‘Transparent’ Could Be Amazon’s ‘Orange Is the New Black’
Amazon’s new original show starring Arrested Development’s Jeffery Tambor as a 70-year-old transgender woman is gaining raves from critics as the company looks to build its online streaming service through Amazon Prime to compete with the streaming industry dominator Netflix. Unlike traditional networks, the streaming services seem to believe that their best bet in winning over consumers with their original content is by taking big risks, and the new show Transparent is certainly one that looks like it’s going to pay off accordingly for Amazon Studios.
The show was created by Jill Soloway, who’s also the woman behind series like Six Feet Under and The United States of Tara. Soloway based the show on her own experiences when her father came out as transgender several years ago, though she’s long been preoccupied with gender issues. Transparent examines not only the transgender main character played by Tambor, but also how that character’s children deal with the change.
Critics are already saying that Transgender is for Amazon what House of Cards and Orange Is the New Black have been for Netflix; great original programming that will make users flock to subscribe so they can see the shows everyone is talking about. Both of those Netflix series have won Emmys, bringing online streaming into the realm of serious television, and Transparent could do the same for Amazon. The show’s creators, “might have come up with TV’s best study of family dynamics since Six Feet Under,” reads a review from The Independent, which also called the show “the latest gem in the online TV revolution.”
Tambor’s performance in particular is being drowned in accolades and could result in him being nominated for an Emmy or Golden Globe for his take on the character formerly known as Mort, who transitions into a woman named Maura on the show. Tambor is best known for his more comedic roles on The Hangover and Arrested Development, so playing a character like Maura on a dramedy is a big change of pace that the actor has handled superbly — the kind of thing that awards show voters love to see.
Tambor told The Daily Beast that he prepared for the role by doing tons of research on the trans community and going about his day in Los Angeles dressed as Maura. “I remember the terror of walking through the hotel,” Tambor said to the publication. “And I said to myself, ‘Good. Remember this. Remember this. This is part of what this voyage is. This is what it feels like.’ ”
Soloway spoke to NPR about the challenges that come with pursuing such politically sensitive subject matter and said that she was grateful to the trans community for their feedback as the team worked on the show. “The world knows so little about being trans, and I know very little about being trans — I just know what it’s like to be the child of a trans person. But there’s so little trans representation [and] so few trans people who are creating content, so we really depend on the trans community to help us get it right,” she said. “We’re happy to be corrected.”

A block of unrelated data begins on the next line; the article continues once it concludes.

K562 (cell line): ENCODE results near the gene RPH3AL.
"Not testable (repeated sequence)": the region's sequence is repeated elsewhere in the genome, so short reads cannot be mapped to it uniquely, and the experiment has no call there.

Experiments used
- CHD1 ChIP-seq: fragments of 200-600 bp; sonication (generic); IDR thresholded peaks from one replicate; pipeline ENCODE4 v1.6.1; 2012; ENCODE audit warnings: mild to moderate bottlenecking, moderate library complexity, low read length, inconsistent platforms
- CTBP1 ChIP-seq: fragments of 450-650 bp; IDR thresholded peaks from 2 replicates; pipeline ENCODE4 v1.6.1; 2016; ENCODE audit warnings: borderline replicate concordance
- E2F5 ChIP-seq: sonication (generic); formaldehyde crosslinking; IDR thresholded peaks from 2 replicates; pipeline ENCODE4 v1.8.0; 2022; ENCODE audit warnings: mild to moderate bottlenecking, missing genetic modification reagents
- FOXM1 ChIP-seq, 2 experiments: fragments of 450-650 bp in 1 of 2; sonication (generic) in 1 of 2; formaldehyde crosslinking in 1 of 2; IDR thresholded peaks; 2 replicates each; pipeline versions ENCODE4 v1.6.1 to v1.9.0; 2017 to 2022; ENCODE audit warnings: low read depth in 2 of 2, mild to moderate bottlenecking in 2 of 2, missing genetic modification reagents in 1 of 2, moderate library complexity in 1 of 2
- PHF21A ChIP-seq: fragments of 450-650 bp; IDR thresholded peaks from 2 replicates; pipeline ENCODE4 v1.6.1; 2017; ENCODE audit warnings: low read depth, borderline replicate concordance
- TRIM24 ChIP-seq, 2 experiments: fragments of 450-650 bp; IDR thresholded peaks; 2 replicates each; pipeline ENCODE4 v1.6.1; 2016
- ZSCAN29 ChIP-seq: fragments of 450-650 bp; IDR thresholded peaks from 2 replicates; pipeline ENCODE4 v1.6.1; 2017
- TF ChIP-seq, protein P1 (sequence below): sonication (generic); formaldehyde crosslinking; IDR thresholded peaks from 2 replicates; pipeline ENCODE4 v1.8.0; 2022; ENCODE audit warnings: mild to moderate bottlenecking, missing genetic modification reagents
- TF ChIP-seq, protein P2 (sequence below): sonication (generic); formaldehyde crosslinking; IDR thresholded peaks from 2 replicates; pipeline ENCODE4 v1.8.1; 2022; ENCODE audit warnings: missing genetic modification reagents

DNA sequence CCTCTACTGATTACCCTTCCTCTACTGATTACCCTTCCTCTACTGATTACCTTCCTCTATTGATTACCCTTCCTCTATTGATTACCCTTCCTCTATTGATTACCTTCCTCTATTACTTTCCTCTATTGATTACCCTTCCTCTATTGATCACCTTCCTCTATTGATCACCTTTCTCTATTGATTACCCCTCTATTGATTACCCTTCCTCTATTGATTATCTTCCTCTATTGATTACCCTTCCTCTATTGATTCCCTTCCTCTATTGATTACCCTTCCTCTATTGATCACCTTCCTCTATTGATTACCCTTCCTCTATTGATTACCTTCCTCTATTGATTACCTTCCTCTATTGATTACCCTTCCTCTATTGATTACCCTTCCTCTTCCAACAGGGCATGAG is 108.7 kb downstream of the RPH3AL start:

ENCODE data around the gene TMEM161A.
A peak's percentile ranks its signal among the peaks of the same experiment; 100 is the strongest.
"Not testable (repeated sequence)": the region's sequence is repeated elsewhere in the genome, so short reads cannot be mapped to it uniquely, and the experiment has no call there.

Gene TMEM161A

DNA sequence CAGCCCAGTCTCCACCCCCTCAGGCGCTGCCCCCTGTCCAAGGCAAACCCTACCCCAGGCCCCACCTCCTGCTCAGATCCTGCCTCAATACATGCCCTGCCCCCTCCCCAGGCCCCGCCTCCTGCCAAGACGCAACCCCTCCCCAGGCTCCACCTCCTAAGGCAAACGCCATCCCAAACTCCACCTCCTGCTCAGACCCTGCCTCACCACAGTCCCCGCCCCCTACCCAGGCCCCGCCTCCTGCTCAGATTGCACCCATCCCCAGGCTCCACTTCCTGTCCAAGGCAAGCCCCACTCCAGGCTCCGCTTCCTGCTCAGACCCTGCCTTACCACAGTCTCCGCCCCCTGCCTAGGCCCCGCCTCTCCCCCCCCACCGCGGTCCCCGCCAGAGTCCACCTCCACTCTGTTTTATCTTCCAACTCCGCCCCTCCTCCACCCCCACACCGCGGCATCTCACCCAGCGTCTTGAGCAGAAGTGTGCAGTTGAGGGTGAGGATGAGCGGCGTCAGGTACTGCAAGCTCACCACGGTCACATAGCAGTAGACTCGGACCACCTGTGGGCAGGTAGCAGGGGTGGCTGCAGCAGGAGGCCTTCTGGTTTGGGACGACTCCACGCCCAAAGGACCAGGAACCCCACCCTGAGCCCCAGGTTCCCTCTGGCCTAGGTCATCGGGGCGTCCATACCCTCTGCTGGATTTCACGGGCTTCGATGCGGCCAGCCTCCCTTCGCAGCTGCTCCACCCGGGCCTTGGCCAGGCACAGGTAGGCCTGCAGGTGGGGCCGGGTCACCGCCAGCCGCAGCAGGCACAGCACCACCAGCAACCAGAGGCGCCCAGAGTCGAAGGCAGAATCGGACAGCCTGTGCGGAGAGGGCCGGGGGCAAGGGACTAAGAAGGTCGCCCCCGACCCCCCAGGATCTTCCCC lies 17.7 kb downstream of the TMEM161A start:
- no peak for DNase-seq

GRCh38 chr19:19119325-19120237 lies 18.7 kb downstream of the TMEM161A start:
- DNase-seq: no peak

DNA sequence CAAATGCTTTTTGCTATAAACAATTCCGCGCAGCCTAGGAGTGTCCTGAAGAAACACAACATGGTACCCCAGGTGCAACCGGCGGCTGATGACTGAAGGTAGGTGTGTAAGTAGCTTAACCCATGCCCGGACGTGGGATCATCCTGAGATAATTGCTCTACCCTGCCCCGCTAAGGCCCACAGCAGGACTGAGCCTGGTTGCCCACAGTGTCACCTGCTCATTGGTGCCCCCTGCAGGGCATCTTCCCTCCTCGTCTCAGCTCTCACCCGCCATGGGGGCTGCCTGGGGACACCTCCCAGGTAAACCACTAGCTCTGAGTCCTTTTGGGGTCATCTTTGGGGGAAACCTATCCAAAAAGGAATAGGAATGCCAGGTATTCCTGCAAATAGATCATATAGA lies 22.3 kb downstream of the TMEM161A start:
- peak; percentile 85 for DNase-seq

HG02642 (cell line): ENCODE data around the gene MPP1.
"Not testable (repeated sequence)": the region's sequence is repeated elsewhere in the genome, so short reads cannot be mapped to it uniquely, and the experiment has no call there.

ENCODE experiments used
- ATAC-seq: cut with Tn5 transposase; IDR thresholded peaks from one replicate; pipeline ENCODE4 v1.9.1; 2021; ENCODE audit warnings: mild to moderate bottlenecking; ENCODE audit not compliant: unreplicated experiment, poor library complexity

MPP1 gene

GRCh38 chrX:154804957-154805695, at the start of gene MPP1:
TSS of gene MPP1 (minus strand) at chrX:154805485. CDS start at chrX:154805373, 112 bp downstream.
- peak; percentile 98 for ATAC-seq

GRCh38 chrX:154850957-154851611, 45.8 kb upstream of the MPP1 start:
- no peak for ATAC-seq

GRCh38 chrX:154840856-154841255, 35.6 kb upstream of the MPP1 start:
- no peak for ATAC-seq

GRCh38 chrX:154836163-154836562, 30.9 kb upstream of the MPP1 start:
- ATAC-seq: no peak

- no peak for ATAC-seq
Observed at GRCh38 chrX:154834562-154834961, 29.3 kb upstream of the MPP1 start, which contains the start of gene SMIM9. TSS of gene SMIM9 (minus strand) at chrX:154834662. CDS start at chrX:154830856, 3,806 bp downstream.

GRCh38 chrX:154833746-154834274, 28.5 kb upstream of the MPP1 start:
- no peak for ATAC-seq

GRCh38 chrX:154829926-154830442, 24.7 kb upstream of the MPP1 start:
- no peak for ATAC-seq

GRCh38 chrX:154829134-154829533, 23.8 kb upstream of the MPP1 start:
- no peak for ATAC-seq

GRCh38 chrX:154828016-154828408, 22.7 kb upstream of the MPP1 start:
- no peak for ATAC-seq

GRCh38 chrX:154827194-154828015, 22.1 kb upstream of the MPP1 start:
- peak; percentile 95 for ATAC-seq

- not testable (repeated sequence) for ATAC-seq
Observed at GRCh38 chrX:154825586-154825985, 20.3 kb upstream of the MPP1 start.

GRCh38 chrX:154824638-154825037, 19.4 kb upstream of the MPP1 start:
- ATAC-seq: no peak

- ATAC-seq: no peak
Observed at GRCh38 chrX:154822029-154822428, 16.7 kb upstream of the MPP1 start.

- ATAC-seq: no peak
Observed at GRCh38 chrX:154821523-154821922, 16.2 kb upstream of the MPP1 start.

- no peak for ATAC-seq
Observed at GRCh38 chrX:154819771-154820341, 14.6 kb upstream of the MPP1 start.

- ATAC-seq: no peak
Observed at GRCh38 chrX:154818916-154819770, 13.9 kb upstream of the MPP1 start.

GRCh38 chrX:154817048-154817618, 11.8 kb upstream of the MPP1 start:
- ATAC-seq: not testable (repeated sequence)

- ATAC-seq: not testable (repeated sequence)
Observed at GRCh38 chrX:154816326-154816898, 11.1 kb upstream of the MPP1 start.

While there are plenty of trans actors and consultants working on the show, Soloway did catch some flak from the community for not casting a trans person in the lead role. She says she understands the implications of that decision, but that she’d written the part with Tambor in mind because the actor reminded her of her father.
The show is picking up some of the same critical adoration that Orange Is the New Black’s two seasons have received for Netflix. That series also deals heavily with gender issues and famously features a trans actress in one of its main roles. That actress, Laverne Cox, became the first transgender person to be nominated for an Emmy award in an acting category this year.
Overall it seems that streaming services are distinguishing themselves by not being afraid to address complicated issues that networks have been reluctant to touch. That dynamic could help many different groups start to see their stories being told on television. Meanwhile, Amazon is taking serious steps to take its streaming service from a second-rate goodie you get for ordering a Prime membership to something viewers will want specifically for its original content.
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